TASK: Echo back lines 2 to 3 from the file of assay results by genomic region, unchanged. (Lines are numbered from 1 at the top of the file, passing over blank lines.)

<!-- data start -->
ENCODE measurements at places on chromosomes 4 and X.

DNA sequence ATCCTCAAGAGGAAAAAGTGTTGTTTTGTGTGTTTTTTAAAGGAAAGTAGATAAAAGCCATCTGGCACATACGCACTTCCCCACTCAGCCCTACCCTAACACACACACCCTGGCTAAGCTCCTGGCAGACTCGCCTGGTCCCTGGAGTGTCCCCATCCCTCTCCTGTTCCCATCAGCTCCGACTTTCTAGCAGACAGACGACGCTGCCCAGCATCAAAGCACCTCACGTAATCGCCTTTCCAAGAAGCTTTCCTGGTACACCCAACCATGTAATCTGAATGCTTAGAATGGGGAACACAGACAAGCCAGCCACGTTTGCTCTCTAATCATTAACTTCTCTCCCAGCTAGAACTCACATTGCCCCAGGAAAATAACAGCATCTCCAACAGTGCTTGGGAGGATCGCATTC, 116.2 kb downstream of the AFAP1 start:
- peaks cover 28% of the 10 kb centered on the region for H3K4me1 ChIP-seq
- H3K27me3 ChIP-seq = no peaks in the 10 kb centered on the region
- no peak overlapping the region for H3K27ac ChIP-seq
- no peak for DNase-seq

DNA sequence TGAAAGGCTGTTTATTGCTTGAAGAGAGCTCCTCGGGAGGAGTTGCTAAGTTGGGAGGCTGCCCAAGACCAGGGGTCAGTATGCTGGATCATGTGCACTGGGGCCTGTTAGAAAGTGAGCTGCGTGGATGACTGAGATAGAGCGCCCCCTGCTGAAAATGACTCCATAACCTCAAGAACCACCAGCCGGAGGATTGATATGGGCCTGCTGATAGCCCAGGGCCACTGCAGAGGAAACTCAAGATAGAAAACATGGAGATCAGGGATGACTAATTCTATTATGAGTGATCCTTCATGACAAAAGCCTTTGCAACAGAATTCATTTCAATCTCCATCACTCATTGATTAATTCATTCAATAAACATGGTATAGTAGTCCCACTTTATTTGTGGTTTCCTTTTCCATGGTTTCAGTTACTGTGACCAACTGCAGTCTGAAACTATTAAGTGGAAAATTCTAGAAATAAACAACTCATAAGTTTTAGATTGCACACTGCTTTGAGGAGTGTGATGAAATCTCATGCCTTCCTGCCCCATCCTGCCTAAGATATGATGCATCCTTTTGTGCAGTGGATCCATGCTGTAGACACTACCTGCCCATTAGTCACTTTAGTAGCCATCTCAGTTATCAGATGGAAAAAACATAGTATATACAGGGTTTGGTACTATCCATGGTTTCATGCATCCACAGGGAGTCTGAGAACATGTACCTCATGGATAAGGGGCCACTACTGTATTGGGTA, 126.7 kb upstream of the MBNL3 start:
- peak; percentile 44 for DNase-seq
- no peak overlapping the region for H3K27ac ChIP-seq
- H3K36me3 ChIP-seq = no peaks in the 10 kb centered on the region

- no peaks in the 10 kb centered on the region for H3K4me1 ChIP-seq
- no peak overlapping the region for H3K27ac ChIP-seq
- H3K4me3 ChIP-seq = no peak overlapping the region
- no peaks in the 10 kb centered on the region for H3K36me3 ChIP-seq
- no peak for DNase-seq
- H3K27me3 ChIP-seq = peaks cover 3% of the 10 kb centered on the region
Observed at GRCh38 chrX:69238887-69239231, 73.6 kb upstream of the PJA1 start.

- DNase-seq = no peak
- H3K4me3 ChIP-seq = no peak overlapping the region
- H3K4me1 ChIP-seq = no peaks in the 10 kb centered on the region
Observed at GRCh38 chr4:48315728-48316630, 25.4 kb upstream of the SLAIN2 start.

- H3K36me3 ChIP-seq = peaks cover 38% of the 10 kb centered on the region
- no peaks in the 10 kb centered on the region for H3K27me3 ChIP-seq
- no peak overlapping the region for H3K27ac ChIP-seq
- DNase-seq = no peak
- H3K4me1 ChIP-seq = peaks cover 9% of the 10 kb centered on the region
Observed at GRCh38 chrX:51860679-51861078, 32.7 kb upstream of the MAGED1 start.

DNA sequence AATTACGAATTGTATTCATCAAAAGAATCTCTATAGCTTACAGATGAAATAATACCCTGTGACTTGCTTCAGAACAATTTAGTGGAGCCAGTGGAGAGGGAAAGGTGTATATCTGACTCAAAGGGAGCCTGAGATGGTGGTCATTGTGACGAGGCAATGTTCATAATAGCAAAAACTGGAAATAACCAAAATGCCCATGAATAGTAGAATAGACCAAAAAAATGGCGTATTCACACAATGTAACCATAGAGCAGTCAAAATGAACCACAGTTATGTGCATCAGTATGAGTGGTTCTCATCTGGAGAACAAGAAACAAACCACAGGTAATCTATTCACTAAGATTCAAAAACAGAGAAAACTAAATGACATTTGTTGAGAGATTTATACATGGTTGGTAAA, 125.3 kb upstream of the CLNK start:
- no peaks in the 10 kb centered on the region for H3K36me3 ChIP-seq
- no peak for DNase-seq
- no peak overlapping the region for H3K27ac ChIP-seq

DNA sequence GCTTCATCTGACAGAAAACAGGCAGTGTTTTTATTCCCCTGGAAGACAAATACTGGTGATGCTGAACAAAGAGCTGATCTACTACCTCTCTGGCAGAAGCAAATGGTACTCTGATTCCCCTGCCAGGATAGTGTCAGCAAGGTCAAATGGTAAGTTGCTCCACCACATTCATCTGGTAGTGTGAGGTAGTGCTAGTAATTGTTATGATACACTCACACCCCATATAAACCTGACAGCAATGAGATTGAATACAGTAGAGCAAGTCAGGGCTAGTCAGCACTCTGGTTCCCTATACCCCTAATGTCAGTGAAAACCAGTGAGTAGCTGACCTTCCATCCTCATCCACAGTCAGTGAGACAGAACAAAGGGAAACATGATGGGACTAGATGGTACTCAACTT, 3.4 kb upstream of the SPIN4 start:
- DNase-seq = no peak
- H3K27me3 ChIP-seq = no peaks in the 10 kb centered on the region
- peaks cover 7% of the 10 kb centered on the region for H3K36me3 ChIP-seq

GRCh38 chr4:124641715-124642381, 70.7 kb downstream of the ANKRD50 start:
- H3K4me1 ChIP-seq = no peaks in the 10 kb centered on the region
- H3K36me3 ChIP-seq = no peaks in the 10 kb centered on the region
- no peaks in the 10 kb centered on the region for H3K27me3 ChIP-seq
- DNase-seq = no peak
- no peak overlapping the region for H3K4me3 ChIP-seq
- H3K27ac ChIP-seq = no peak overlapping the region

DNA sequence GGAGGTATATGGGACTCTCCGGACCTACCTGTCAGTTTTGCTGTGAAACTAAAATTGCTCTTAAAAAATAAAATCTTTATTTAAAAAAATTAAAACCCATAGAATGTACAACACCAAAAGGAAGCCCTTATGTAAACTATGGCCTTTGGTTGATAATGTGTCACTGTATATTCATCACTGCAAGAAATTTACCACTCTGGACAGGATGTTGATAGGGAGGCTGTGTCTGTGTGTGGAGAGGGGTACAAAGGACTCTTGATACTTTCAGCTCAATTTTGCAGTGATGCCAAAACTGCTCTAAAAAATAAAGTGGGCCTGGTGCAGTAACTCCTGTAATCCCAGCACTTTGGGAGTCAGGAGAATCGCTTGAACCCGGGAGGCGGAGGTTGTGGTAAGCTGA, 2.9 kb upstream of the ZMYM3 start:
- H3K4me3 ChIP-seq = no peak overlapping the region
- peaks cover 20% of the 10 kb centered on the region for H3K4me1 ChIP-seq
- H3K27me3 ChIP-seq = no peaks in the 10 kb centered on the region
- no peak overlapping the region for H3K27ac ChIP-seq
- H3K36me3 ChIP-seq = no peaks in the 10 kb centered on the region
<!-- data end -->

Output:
DNA sequence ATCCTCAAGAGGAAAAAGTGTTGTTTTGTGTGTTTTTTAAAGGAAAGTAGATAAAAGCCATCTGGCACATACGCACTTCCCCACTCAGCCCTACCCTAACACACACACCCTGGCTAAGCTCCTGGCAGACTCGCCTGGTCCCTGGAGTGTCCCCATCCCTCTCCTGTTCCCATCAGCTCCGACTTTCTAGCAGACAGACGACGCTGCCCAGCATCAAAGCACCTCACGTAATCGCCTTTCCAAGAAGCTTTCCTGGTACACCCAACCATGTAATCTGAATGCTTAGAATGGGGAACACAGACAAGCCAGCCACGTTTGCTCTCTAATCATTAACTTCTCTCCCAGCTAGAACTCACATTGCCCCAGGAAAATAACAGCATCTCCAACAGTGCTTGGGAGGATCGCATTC, 116.2 kb downstream of the AFAP1 start:
- peaks cover 28% of the 10 kb centered on the region for H3K4me1 ChIP-seq